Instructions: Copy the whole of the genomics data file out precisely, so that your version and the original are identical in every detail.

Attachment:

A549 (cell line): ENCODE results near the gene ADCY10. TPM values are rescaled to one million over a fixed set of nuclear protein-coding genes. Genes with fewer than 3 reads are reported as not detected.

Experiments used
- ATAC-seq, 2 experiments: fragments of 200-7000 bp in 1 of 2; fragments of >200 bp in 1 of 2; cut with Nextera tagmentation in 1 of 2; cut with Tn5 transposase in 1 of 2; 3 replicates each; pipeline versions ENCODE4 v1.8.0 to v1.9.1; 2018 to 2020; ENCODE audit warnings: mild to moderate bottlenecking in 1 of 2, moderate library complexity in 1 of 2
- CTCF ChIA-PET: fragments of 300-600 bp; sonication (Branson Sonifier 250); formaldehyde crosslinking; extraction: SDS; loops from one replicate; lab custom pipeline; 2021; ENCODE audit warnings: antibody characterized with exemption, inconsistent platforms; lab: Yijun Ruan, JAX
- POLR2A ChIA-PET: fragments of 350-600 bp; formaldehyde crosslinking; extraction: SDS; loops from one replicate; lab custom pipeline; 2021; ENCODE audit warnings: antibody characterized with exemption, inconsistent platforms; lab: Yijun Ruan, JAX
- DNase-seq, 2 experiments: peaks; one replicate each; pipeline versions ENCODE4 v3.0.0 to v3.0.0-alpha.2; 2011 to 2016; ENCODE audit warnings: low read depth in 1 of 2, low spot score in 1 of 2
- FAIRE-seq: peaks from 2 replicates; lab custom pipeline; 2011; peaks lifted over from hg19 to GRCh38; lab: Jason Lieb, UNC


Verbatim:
A549 (cell line): ENCODE results near the gene ADCY10. TPM values are rescaled to one million over a fixed set of nuclear protein-coding genes. Genes with fewer than 3 reads are reported as not detected.

Experiments used
- ATAC-seq, 2 experiments: fragments of 200-7000 bp in 1 of 2; fragments of >200 bp in 1 of 2; cut with Nextera tagmentation in 1 of 2; cut with Tn5 transposase in 1 of 2; 3 replicates each; pipeline versions ENCODE4 v1.8.0 to v1.9.1; 2018 to 2020; ENCODE audit warnings: mild to moderate bottlenecking in 1 of 2, moderate library complexity in 1 of 2
- CTCF ChIA-PET: fragments of 300-600 bp; sonication (Branson Sonifier 250); formaldehyde crosslinking; extraction: SDS; loops from one replicate; lab custom pipeline; 2021; ENCODE audit warnings: antibody characterized with exemption, inconsistent platforms; lab: Yijun Ruan, JAX
- POLR2A ChIA-PET: fragments of 350-600 bp; formaldehyde crosslinking; extraction: SDS; loops from one replicate; lab custom pipeline; 2021; ENCODE audit warnings: antibody characterized with exemption, inconsistent platforms; lab: Yijun Ruan, JAX
- DNase-seq, 2 experiments: peaks; one replicate each; pipeline versions ENCODE4 v3.0.0 to v3.0.0-alpha.2; 2011 to 2016; ENCODE audit warnings: low read depth in 1 of 2, low spot score in 1 of 2
- FAIRE-seq: peaks from 2 replicates; lab custom pipeline; 2011; peaks lifted over from hg19 to GRCh38; lab: Jason Lieb, UNC